One of my children, who is now with the Lord, said to me one evening as I was tucking her up in bed, “Well, mother, I have had my first doubt.” “Oh, Ray,” I said, “what was it?” “Why,” she replied, “Satan came to me and told me not to believe the Bible, for it was not a word of it true.” “And what did thee say to him?” I asked. “Oh,” she replied, triumphantly, “I just said to him, Satan, I will believe it. So there!” I was delighted with the child’s spiritual intelligence in knowing so well how to meet doubts, and encouraged her with all my heart, explaining to her how all doubts and discouragements are from the enemy, and how he is always a liar and must not be listened to for a moment. The next night, I had forgotten all about it, however, and was surprised and startled when she said, as I was tucking her in bed, “Well, mother, Satan has been at it again.” “Oh, Ray darling!” I exclaimed in dismay, “what did he say this time?” “Well,” she replied, “he just told me that I was such a naughty little girl that Jesus could not love me, and I was foolish to think He did.” “And what did thee say this time?” I asked. “Oh!” she replied, “I just looked at him cross and said, Satan, shut thy mouth!” And then she added, with a smile, “He can’t make me unhappy one bit.” A grander battle no soul ever fought than this little child had done, and no greater victory was ever won!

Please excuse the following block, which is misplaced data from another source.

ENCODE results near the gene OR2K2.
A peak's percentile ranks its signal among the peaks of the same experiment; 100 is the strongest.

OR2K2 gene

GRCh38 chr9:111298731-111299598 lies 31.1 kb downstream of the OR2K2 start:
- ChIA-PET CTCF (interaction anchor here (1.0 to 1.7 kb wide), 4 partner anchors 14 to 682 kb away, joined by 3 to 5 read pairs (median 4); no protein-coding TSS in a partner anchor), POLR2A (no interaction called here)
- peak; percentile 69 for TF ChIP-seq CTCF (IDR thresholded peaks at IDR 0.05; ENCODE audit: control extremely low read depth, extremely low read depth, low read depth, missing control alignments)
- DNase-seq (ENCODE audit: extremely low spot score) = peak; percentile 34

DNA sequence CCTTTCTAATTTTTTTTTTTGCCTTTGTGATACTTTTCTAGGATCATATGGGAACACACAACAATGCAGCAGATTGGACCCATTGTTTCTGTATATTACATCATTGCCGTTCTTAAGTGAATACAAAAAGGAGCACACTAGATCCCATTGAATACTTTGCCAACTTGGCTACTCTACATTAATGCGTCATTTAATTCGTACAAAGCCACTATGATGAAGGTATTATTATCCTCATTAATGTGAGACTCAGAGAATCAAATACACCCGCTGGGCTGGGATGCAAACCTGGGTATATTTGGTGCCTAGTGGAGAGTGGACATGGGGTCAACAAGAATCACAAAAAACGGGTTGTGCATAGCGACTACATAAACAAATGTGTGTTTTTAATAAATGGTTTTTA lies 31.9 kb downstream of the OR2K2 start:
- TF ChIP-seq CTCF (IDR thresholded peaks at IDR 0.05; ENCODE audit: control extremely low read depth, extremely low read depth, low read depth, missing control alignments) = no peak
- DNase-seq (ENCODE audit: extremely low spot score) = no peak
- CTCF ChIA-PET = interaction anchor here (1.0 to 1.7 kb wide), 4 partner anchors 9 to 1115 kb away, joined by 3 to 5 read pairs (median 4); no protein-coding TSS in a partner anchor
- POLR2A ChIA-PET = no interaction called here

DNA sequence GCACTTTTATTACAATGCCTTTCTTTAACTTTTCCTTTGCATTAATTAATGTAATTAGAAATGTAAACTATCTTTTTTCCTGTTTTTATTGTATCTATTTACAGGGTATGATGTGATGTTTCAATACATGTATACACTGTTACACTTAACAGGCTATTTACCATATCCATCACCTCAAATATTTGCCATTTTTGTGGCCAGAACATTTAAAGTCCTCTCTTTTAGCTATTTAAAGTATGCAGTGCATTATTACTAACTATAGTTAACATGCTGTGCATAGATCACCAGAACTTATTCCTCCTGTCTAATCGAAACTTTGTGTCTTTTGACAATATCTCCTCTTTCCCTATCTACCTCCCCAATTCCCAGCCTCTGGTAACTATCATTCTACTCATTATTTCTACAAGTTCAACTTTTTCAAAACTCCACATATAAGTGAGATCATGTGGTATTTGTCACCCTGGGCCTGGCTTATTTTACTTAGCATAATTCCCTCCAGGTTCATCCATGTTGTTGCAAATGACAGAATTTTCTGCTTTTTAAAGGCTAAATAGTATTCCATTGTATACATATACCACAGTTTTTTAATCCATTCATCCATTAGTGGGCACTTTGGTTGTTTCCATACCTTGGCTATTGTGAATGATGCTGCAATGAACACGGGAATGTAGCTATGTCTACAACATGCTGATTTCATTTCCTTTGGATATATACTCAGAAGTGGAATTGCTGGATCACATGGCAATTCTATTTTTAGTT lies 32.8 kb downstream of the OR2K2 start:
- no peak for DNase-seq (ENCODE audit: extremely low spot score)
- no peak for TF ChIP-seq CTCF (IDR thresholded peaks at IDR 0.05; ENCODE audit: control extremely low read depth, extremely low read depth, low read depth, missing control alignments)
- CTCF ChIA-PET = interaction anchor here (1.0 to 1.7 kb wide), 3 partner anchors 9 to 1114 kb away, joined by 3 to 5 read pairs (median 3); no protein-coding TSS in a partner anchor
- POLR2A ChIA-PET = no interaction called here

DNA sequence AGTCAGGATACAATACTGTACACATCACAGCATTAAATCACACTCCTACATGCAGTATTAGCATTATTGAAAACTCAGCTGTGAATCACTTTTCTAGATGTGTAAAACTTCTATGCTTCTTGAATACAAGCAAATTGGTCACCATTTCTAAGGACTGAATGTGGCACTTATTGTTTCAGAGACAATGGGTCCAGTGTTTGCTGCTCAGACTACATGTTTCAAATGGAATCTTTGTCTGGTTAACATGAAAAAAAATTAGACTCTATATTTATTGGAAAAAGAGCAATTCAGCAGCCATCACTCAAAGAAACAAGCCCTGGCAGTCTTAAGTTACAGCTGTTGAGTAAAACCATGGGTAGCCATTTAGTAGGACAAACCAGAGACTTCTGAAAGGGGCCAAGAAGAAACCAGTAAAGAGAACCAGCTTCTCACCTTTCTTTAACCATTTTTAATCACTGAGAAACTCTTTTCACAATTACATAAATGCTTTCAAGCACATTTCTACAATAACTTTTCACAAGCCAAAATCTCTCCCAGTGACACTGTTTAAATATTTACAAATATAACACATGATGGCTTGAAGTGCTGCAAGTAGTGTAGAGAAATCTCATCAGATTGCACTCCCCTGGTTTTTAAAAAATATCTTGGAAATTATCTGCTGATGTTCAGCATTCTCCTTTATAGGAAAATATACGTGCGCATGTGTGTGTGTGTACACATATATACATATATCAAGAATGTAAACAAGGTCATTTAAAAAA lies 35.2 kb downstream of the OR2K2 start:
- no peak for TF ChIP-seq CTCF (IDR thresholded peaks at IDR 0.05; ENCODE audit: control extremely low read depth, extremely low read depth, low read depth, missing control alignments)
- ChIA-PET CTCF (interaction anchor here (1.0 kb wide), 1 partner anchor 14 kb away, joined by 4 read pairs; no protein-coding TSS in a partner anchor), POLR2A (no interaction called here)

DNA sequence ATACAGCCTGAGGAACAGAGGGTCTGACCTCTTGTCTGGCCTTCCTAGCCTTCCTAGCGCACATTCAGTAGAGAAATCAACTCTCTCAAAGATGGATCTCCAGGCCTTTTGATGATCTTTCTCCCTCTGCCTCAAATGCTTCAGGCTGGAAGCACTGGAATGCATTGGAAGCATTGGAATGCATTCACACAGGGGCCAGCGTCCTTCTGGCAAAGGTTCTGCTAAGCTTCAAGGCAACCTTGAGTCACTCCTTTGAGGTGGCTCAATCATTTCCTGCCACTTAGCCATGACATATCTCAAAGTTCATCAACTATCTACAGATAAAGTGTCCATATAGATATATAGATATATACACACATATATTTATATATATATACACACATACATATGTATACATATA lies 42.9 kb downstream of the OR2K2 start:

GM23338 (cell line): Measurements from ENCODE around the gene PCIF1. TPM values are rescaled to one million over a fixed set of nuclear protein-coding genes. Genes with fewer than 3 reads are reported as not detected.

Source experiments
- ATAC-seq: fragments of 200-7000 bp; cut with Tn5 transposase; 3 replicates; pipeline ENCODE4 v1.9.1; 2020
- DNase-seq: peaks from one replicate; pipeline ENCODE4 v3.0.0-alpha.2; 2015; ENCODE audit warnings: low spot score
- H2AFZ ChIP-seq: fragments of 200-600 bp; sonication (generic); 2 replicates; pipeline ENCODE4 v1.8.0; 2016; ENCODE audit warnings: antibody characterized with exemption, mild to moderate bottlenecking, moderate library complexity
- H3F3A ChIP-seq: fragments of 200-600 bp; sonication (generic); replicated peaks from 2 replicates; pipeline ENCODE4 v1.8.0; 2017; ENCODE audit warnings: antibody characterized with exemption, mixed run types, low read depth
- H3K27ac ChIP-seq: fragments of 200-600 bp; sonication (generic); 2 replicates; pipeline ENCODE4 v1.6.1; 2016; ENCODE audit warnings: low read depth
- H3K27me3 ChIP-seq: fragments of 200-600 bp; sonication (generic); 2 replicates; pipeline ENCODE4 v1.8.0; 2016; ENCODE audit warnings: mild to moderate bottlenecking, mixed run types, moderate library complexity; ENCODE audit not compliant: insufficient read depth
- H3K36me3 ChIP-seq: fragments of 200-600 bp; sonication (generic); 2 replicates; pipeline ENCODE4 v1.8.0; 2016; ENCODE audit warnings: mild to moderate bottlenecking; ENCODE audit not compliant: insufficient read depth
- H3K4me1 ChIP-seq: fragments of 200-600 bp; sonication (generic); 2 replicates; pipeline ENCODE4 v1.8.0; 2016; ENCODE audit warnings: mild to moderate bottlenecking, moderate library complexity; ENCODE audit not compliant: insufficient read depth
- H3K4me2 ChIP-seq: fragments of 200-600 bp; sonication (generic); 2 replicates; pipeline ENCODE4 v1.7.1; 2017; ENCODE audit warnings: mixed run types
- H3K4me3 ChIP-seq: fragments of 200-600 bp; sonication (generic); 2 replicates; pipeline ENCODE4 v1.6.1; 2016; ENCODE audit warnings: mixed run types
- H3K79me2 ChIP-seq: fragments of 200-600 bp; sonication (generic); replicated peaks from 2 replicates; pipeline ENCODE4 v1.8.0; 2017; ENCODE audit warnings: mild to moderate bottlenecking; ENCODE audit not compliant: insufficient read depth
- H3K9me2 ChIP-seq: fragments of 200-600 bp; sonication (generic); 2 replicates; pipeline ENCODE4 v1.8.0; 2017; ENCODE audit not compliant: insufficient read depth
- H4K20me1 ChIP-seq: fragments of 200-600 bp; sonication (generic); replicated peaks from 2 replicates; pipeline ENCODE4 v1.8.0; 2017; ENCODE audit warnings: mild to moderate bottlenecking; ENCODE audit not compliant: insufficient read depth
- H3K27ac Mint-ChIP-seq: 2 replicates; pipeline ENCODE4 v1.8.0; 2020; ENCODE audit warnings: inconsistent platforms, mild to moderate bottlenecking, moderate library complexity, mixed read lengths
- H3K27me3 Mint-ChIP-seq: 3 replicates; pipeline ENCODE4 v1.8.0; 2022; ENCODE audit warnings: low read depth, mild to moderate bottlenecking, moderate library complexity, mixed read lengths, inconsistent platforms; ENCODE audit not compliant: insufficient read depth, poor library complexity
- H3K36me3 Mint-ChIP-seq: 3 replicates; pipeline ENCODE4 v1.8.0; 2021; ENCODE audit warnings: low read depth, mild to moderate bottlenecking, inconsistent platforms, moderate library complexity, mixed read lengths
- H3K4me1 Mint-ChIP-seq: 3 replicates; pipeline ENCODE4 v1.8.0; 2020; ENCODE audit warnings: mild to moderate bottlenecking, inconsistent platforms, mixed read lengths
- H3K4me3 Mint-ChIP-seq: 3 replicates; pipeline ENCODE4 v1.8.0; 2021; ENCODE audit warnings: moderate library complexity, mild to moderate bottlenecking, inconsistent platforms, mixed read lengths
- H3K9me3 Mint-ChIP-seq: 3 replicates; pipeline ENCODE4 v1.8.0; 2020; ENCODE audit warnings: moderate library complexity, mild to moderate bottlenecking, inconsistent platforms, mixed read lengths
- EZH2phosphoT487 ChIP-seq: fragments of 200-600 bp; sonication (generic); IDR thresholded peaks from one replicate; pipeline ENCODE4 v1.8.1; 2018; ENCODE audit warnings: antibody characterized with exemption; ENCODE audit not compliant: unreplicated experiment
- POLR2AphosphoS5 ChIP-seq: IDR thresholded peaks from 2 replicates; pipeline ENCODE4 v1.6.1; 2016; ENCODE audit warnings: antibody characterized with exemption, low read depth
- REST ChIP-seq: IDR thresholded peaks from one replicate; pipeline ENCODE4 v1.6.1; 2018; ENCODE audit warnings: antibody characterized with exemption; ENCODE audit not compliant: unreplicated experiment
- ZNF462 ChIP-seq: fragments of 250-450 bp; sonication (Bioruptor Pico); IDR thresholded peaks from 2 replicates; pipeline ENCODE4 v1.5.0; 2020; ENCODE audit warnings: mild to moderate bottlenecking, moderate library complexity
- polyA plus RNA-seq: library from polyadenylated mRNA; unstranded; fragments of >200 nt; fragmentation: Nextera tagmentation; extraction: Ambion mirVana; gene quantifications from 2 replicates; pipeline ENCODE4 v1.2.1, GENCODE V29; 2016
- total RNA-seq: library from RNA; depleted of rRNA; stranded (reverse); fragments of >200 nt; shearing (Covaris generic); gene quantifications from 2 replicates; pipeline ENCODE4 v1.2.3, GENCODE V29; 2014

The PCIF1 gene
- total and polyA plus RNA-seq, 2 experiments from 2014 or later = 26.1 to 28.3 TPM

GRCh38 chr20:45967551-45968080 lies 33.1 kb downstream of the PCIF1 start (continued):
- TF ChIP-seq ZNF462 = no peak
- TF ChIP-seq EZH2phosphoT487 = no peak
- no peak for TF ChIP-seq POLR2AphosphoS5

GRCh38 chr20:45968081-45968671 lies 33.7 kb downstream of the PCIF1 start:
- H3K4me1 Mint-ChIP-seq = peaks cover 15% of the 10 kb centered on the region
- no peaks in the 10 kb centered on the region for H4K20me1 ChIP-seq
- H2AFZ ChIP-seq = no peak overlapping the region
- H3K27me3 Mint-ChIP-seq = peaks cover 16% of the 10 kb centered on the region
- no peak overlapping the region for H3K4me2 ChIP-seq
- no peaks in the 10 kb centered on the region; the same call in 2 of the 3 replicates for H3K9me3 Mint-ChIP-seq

Dear, doubting soul, go and do likewise; and a similar victory shall be thine. As you lay down this book take up your pen and write out your determination never to doubt again. Make it a real transaction between your soul and the Lord. Give up your liberty to doubt forever. Put your will in this matter over on the Lord’s side, and trust Him to keep you from falling. Tell him all about your utter weakness and your long-encouraged habits of doubt, and how helpless you are before your enemy, and commit the whole battle to Him. Tell Him you will not doubt again; and then henceforward keep your face steadfastly looking unto Jesus, away from yourself and away from your doubts, holding fast the profession of your faith without wavering, because He is faithful who has promised. And as surely as you do thus hold the beginning of your confidence steadfast unto the end, just so surely shall you find yourself in this matter made more than conqueror, through Him who loves you.